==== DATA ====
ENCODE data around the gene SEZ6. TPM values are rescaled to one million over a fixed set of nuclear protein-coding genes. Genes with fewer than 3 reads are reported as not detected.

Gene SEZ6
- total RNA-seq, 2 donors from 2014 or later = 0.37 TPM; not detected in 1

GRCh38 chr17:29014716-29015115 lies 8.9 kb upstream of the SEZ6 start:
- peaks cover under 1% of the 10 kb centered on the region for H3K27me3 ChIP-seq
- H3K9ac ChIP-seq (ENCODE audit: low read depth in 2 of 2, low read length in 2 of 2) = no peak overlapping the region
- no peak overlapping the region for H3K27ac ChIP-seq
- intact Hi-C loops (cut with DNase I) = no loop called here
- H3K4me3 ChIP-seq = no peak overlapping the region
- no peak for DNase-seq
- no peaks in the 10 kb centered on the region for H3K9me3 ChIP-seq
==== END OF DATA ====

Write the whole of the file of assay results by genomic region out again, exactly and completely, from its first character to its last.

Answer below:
ENCODE data around the gene SEZ6. TPM values are rescaled to one million over a fixed set of nuclear protein-coding genes. Genes with fewer than 3 reads are reported as not detected.

Gene SEZ6
- total RNA-seq, 2 donors from 2014 or later = 0.37 TPM; not detected in 1

GRCh38 chr17:29014716-29015115 lies 8.9 kb upstream of the SEZ6 start:
- peaks cover under 1% of the 10 kb centered on the region for H3K27me3 ChIP-seq
- H3K9ac ChIP-seq (ENCODE audit: low read depth in 2 of 2, low read length in 2 of 2) = no peak overlapping the region
- no peak overlapping the region for H3K27ac ChIP-seq
- intact Hi-C loops (cut with DNase I) = no loop called here
- H3K4me3 ChIP-seq = no peak overlapping the region
- no peak for DNase-seq
- no peaks in the 10 kb centered on the region for H3K9me3 ChIP-seq